Skip to main content
Frecuentemente publicamos actualizaciones de nuestra documentación. Es posible que la traducción de esta página esté en curso. Para conocer la información más actual, visita la documentación en inglés. Si existe un problema con las traducciones en esta página, por favor infórmanos.

About geo-replication

Geo-replication on GitHub Enterprise Server uses multiple active replicas to fulfill requests from geographically distributed data centers.

Multiple active replicas can provide a shorter distance to the nearest replica. For example, an organization with offices in San Francisco, New York, and London could run the primary appliance in a datacenter near New York and two replicas in datacenters near San Francisco and London. Using geolocation-aware DNS, users can be directed to the closest server available and access repository data faster. Designating the appliance near New York as the primary helps reduce the latency between the hosts, compared to the appliance near San Francisco being the primary which has a higher latency to London.

The active replica proxies requests that it can't process itself to the primary instance. The replicas function as a point of presence terminating all SSL connections. Traffic between hosts is sent through an encrypted VPN connection, similar to a two-node high availability configuration without geo-replication.

Git requests and specific file server requests, such as LFS and file uploads, can be served directly from the replica without loading any data from the primary. Web requests are always routed to the primary, but if the replica is closer to the user the requests are faster due to the closer SSL termination.

Geo DNS, such as Amazon's Route 53 service, is required for geo-replication to work seamlessly. The hostname for the instance should resolve to the replica that is closest to the user's location.


Writing requests to the replica requires sending the data to the primary and all replicas. This means that the performance of all writes is limited by the slowest replica, although new geo-replicas can seed the majority of their data from existing co-located geo-replicas, rather than from the primary. To reduce the latency and bandwidth caused by distributed teams and large CI farms without impacting write throughput, you can configure repository caching instead. For more information, see "About repository caching."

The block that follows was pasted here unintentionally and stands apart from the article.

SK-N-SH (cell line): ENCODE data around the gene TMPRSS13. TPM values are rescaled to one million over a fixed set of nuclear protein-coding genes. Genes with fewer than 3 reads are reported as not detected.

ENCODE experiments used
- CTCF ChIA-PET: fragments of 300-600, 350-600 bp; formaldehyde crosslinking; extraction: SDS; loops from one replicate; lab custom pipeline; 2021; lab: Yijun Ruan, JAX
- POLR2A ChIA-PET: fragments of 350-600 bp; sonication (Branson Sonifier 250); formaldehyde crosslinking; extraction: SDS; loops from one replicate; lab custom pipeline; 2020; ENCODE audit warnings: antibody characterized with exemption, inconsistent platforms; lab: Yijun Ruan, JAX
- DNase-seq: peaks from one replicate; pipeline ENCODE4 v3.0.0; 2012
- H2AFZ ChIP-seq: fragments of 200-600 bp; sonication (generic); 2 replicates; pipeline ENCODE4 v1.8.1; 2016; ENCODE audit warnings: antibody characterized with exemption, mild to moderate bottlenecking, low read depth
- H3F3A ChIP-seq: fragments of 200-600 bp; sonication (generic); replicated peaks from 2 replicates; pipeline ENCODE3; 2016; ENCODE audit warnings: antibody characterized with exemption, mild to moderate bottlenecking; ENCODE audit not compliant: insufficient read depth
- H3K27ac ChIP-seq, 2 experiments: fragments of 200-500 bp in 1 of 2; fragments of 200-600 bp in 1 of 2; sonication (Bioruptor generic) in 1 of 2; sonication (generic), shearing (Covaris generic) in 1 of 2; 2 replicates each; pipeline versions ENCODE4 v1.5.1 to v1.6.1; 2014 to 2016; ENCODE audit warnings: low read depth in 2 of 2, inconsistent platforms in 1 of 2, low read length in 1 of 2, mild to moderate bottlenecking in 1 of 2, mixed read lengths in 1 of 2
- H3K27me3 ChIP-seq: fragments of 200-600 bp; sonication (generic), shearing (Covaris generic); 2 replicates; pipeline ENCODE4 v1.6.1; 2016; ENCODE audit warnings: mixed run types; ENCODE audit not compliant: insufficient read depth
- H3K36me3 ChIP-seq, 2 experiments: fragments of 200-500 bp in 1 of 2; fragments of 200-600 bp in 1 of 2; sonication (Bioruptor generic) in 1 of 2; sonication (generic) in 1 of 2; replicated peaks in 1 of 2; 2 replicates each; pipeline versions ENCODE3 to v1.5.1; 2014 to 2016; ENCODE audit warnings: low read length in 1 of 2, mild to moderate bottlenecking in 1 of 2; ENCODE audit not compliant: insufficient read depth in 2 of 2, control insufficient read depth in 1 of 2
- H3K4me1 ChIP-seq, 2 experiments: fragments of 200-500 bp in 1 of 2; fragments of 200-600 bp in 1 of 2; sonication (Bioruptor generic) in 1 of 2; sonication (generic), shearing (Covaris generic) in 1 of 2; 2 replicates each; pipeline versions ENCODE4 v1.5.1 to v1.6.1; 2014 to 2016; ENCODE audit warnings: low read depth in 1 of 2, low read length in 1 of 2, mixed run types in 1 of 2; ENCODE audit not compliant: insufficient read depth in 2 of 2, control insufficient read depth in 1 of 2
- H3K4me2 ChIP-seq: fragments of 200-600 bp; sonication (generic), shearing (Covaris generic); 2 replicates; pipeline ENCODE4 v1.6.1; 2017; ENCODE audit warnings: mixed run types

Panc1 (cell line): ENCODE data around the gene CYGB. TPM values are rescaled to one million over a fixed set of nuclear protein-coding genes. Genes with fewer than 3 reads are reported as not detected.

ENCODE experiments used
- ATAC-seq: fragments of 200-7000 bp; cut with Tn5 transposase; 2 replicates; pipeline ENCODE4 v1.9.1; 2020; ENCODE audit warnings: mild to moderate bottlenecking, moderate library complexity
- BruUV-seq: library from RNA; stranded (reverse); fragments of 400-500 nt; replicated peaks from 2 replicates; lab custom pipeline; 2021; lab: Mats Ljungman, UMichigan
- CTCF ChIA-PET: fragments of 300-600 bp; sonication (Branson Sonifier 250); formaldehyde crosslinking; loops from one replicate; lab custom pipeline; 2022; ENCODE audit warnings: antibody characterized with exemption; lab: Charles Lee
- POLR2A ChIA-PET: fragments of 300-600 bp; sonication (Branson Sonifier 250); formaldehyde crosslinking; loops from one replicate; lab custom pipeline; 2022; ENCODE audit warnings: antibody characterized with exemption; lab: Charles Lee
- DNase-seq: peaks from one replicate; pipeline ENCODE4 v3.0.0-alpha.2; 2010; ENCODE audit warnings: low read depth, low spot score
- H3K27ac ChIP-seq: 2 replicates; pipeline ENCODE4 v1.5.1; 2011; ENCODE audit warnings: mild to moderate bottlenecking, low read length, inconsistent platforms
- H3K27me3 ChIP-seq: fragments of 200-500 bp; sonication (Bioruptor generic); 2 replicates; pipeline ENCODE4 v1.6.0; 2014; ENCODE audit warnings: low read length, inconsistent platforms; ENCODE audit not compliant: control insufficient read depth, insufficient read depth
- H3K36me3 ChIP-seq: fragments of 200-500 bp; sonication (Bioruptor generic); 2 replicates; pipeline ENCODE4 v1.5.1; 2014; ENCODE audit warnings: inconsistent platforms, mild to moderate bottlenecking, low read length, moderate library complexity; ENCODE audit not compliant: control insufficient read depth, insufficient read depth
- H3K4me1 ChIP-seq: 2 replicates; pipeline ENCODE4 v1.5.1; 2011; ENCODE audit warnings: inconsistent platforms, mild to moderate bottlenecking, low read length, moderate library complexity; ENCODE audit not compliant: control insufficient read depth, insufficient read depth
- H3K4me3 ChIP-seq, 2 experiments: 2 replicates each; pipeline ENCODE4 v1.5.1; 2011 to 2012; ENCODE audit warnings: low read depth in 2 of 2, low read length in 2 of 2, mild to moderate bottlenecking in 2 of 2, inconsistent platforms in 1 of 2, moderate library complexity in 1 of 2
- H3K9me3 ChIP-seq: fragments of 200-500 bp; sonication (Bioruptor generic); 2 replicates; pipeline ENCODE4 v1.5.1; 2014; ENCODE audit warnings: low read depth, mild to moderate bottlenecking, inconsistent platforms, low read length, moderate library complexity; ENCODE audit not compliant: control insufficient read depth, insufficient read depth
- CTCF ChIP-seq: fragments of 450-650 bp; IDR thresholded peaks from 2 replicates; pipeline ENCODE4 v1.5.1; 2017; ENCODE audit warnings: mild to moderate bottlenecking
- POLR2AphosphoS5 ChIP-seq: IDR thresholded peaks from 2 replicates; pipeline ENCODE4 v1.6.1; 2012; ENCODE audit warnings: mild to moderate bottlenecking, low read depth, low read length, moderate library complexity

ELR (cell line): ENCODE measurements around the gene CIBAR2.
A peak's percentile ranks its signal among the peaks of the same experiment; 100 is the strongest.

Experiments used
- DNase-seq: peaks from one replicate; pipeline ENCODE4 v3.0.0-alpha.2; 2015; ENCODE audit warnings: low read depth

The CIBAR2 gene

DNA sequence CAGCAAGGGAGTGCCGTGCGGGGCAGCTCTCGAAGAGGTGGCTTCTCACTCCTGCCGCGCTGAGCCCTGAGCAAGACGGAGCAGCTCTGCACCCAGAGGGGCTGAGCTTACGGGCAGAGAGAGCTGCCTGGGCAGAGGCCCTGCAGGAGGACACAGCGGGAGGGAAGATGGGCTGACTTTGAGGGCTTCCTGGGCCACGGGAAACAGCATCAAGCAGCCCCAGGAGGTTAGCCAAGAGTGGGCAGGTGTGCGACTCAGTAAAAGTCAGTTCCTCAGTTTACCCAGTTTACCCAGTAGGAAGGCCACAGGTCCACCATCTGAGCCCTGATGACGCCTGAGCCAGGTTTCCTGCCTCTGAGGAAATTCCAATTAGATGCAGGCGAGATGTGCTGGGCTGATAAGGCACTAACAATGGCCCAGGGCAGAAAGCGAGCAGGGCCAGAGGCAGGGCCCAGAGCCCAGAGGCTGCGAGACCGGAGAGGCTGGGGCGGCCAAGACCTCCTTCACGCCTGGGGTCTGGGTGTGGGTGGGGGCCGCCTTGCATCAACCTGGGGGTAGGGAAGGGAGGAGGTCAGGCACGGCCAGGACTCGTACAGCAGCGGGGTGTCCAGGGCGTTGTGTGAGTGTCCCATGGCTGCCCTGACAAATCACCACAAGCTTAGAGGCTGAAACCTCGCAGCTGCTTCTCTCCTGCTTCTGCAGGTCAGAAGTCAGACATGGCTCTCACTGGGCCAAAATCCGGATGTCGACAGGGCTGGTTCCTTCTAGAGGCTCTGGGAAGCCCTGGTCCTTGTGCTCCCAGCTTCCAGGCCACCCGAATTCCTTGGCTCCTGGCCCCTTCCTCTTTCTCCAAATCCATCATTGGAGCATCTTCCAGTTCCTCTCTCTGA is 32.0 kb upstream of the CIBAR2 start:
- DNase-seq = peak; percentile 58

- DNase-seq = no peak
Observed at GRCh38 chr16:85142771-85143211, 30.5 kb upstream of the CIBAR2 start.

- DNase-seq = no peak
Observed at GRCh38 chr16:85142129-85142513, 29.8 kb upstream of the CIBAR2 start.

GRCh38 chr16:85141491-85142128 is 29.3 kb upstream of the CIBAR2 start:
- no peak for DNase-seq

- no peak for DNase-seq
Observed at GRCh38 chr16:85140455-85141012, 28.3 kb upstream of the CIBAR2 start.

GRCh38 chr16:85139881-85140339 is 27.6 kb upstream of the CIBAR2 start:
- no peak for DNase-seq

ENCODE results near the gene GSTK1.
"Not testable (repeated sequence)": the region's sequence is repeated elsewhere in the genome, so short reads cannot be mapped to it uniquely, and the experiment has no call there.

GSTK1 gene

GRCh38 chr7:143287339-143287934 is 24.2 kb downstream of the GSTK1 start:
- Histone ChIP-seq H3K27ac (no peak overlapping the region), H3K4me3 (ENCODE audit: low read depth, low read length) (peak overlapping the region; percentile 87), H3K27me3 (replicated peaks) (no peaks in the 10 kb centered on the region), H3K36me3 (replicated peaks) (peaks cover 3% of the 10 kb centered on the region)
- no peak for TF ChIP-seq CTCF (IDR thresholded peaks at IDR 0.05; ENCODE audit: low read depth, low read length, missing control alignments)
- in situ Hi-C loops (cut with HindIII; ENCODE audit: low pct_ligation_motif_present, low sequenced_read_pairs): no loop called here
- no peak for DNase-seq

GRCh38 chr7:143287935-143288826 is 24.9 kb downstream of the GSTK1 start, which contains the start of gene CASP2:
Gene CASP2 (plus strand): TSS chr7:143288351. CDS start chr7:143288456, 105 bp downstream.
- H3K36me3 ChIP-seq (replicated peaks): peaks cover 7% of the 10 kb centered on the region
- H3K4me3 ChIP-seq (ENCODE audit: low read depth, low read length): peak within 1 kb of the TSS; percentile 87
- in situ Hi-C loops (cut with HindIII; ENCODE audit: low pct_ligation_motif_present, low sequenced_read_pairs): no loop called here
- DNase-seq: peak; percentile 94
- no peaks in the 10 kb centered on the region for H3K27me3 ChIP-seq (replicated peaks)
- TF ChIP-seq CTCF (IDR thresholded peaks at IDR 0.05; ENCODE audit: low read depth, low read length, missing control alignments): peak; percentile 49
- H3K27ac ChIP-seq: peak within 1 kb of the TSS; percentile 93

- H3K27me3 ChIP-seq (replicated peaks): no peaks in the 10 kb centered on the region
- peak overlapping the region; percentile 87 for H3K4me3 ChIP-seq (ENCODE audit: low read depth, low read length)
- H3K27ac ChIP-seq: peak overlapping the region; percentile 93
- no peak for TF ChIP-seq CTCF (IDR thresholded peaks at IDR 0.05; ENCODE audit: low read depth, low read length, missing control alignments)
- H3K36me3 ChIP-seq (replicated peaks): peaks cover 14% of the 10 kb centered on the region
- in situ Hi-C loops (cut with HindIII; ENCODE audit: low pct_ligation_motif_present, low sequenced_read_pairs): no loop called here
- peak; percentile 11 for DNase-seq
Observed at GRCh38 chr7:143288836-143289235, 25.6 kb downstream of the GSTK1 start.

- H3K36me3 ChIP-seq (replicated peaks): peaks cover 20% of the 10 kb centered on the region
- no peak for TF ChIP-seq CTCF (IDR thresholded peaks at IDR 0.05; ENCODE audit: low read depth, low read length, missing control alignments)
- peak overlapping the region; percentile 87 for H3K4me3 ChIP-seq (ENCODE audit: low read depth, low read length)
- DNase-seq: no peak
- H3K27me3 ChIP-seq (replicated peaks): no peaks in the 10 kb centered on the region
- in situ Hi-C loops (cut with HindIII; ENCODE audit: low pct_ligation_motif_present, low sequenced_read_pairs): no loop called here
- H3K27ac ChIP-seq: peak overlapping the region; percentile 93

Geo-replication will not add capacity to a GitHub Enterprise Server instance or solve performance issues related to insufficient CPU or memory resources. If the primary appliance is offline, active replicas will be unable to serve any read or write requests.

Nota: Hay un máximo de 8 réplicas de disponibilidad alta (tanto pasivas como activas/geo replicas) que se permiten para GitHub Enterprise Server.

Monitoring a geo-replication configuration

Puedes verificar la disponibilidad del GitHub Enterprise Server al controlar el código de estado que devuelve la URL https://HOSTNAME/status. Un aparato que puede servir el tráfico de usuario devolverá un código de estado de 200 (OK). Un aparato puede devolver un 503 (Servicio no disponible) por distintas razones:

  • El aparato es una réplica pasiva, como la réplica en una configuración de disponibilidad alta de dos nodos.
  • El aparato está en modo de mantenimiento.
  • El aparato es parte de una configuración de replicación geográfica, pero es una réplica inactiva.

También puedes utilizar el Tablero de resumen de replicación disponible en:


Further reading